Working in journalism for a long time can make you hopelessly cynical. I was a business journalist for over a decade before joining The Correspondent, so I tend to automatically snigger when I hear about companies that claim to put the welfare of their employees ahead of growth, profit, and valuation.
Can you blame me? According to the International Labour Organisation, "stress, excessively long working hours and disease contribute to the deaths of nearly 2.8 million workers every year" – road accidents kill fewer than half that number – "while an additional 374 million people get injured or fall ill because of their jobs".
What is bizarre is that this apocalypse is playing out at a time when companies are locked in a fierce competition to build “happy” workplaces. The thinking is that keeping employees in good spirits will help employers win the war for talent and increase productivity.
Clearly, something about the modern workplace is badly broken.
As I argued in my column on the urgent need to reimagine mental health in the workplace, most corporate wellness/mental health programmes have degenerated into feel-good gimmicks, whereas what we really need is a deep, structural change in corporate culture that reimagines how and why business is done. We don’t need companies handing out freebies to ease work-related stress. How about not making people sick with stress in the first place?
I believe it is possible to build humane workplaces without sacrificing growth and profits.
Now, if this sounds like some kind of idealistic fantasy, it isn’t. I believe it is possible to build humane workplaces without sacrificing growth and profits.
What would such a workplace look like? It would be a place where employers don’t equate free food and nap rooms with a mental health-friendly culture. It would incentivise real behavioural shifts that strip away the stigma of mental illness. Performance appraisals would reward employees who demonstrate compassion, not just those who ace sales targets. Managers would be held accountable for ensuring that no one coping with a mental health challenge feels insecure about their jobs. Fairness would be a guiding value in everything the workplace does.
Mental health would be a fundamental human right – not dependent on the employer’s benevolence or justified by cold productivity goals.
Any company can put employees first
Balancing an employee-first mindset with business growth is difficult – but it’s not impossible. Enter Basecamp, whose founders have an 11-point vision to overhaul the workplace (which they say fails every “real world” test).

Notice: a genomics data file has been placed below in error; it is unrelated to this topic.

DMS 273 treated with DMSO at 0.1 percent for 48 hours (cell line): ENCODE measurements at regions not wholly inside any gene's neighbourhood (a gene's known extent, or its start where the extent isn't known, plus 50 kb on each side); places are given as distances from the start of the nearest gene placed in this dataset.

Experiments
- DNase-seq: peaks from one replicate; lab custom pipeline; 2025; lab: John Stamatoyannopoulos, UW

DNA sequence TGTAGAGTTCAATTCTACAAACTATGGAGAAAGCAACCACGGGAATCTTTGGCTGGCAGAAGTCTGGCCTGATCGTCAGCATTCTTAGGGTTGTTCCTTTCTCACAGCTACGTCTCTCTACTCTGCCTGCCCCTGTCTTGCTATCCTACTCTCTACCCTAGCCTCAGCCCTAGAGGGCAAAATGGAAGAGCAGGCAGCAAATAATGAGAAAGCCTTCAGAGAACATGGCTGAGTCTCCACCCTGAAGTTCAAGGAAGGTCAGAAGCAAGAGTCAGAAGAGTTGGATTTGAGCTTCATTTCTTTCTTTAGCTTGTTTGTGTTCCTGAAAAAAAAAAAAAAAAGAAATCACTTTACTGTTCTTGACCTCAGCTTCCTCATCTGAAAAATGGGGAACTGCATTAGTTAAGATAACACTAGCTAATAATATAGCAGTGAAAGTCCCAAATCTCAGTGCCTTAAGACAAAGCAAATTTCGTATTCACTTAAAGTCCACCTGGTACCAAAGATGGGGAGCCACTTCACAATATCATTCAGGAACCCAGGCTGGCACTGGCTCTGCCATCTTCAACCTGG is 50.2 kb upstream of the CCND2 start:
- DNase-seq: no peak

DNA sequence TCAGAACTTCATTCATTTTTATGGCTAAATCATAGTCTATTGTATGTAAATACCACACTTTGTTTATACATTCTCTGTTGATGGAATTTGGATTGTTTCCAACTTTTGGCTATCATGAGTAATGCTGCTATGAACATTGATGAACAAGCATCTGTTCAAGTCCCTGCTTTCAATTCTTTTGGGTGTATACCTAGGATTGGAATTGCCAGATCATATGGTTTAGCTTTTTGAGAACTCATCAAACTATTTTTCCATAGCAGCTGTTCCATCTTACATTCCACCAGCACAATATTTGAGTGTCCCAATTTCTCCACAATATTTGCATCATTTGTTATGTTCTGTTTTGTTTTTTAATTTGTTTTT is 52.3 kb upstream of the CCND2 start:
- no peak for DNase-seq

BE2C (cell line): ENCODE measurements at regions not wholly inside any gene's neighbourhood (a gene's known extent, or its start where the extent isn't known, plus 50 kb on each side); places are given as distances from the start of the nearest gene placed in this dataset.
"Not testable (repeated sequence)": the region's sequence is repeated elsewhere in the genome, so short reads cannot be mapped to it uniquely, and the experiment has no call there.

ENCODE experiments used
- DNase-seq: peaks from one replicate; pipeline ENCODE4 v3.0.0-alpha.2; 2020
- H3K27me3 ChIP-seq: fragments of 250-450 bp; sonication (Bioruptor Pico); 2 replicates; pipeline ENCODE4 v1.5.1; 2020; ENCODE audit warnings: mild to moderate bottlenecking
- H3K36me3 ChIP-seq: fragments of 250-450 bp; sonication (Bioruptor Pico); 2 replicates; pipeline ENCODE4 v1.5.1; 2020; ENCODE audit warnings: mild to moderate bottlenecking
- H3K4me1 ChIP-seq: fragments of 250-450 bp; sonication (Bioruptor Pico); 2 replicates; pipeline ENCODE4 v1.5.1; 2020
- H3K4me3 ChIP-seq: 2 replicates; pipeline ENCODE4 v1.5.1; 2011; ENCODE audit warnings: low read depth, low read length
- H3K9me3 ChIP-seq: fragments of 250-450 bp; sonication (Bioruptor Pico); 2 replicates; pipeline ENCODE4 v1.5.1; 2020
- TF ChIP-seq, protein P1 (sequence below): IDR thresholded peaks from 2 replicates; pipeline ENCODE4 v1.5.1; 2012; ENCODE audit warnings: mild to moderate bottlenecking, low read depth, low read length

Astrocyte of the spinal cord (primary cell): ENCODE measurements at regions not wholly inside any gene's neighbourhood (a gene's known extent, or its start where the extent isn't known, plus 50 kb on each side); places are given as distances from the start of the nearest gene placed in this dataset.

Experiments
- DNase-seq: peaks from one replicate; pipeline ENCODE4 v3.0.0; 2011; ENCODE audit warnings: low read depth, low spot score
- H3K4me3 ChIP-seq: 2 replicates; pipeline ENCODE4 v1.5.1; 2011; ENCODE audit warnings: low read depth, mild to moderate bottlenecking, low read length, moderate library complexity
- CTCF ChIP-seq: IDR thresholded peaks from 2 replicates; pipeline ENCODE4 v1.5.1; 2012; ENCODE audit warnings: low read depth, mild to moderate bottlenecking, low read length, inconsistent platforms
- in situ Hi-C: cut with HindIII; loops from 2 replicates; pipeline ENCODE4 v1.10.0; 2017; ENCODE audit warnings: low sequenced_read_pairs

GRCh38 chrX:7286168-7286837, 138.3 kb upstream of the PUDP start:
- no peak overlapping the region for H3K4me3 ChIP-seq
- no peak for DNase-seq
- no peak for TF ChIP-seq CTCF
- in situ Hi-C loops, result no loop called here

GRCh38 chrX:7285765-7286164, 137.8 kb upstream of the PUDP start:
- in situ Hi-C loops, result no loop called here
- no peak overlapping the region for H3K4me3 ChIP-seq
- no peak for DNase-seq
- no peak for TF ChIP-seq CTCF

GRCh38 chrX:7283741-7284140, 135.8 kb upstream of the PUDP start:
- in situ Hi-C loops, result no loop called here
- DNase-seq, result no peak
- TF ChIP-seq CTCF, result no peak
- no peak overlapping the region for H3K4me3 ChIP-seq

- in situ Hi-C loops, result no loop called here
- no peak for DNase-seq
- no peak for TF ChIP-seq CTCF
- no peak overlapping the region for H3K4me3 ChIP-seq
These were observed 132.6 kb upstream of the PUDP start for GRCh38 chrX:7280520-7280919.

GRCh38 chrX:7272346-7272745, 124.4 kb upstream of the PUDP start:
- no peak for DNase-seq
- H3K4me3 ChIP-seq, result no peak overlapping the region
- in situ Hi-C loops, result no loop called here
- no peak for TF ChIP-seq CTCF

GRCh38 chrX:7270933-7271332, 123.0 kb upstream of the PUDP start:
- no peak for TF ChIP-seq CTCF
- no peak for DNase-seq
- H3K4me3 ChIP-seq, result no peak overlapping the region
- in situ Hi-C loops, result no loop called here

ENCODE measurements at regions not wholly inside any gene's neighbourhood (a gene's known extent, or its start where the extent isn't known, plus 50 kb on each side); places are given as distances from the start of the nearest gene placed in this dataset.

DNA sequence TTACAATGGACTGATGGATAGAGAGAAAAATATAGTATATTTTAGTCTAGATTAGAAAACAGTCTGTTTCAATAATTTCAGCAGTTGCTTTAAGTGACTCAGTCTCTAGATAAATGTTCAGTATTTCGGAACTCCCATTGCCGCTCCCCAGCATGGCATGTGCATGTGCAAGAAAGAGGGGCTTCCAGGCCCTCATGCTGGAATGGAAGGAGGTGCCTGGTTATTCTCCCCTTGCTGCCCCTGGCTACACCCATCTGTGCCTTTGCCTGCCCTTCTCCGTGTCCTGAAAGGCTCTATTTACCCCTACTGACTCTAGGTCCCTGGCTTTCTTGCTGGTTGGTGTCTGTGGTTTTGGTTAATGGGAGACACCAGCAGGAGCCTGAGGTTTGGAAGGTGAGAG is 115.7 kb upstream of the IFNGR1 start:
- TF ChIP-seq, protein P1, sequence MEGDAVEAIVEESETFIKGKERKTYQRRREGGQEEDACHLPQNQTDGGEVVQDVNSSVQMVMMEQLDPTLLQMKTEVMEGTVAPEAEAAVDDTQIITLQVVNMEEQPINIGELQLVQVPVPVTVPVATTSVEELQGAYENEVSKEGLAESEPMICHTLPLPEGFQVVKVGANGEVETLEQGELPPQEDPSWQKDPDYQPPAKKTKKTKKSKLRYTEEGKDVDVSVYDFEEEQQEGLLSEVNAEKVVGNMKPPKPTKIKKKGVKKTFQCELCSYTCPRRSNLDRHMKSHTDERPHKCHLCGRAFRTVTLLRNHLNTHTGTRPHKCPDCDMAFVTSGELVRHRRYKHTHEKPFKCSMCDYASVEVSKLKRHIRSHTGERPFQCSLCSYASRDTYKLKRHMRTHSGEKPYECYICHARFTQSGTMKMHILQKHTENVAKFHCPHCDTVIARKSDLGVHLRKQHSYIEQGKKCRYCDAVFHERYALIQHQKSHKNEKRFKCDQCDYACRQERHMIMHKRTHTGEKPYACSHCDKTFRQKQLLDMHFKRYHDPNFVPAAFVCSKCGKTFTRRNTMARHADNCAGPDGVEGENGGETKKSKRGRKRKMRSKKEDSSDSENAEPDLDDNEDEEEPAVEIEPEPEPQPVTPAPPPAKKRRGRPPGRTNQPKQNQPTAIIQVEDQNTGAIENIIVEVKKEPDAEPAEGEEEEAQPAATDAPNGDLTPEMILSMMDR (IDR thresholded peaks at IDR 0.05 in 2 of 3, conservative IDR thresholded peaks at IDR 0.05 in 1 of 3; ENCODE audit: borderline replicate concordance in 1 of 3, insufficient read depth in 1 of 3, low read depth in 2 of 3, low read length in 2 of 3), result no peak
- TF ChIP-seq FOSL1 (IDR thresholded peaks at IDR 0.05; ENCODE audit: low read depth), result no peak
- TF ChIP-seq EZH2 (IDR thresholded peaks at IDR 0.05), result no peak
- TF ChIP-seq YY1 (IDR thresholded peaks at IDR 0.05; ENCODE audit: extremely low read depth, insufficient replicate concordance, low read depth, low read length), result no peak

Basecamp makes project management software and believes that the modern workplace – with its obsession with targets and market share and its never-ending working hours – needs to be thrown into the recycle bin. As opposed to such “crazy” workplaces, Basecamp wants to build a “calm” workplace, where employees can do their best work without messing up their health and personal life.
The best news? Despite its radical practices, Basecamp still makes consistent profits.
Balancing an employee-first mindset with business growth is difficult – but it’s not impossible.
Of course, Basecamp is a small company with admittedly modest ambitions. What would a mental health-friendly workplace look like for 1,000, 10,000, or 100,000 employees? What kind of cultural changes would that call for? What kind of systems and processes? And how would all this change the relationship between the employer and the employee?
Vineet Nayar, former CEO of HCL, an Indian IT company with billions of dollars in revenue and profit, wrote a bestselling book – Employees First, Customers Second – 10 years ago. Nayar explains how a culture of trust and complete transparency helped HCL put “employees first” into practice in a relatively short time. The company, which was struggling when Nayar started evangelising his philosophy, even recorded a stunning turnaround in business performance: within three years, its market capitalisation grew 186%, and it tripled the number of $100m customers in its portfolio.
In the west, consulting major EY and telecom giant Bell Labs have started programmes directed specifically at helping employees with mental health problems.
The takeaway is clear: there is no single prescription, but any company, irrespective of its size, can go on this journey, given it has the right intent.
Help me build a new workplace mental health guidebook
Here’s our chance to help end the cynicism around corporate culture and build a new guidebook for workplace mental health. If you are an employee of a company that is doing things right, or an entrepreneur building such a workplace, I want to hear your story.
Here are five rules for you to assess the candidates:
- I am looking for companies that go beyond the odd mental health helpline or yoga class. Remote working and flexi hours are good – but I consider them unremarkable in 2020.
- I am looking for companies that have a list of sacred workplace rules like Basecamp’s. Rules that everyone from the CEO down are accountable to. Rules that are enforced through watertight implementation, so that they are not merely feel-good spiel.
- Extra points for companies that have built fabulous diversity and inclusion policies to create opportunities for those who aren’t neurotypical.
- Extra, extra points for concrete programmes – like at EY – that encourage employees to break the silence and stigma around mental illness.
- Finally, the company can be of any size, but it must be profitable. (I understand this will leave out a lot of startups. This is OK because startups, by definition, lack mature, time-tested systems.)
Members can write to me in the contribution section below. You can also email me: email@example.com. Based on your response, I might get in touch with you for additional details.
Let’s prove that it doesn’t have to be crazy at work.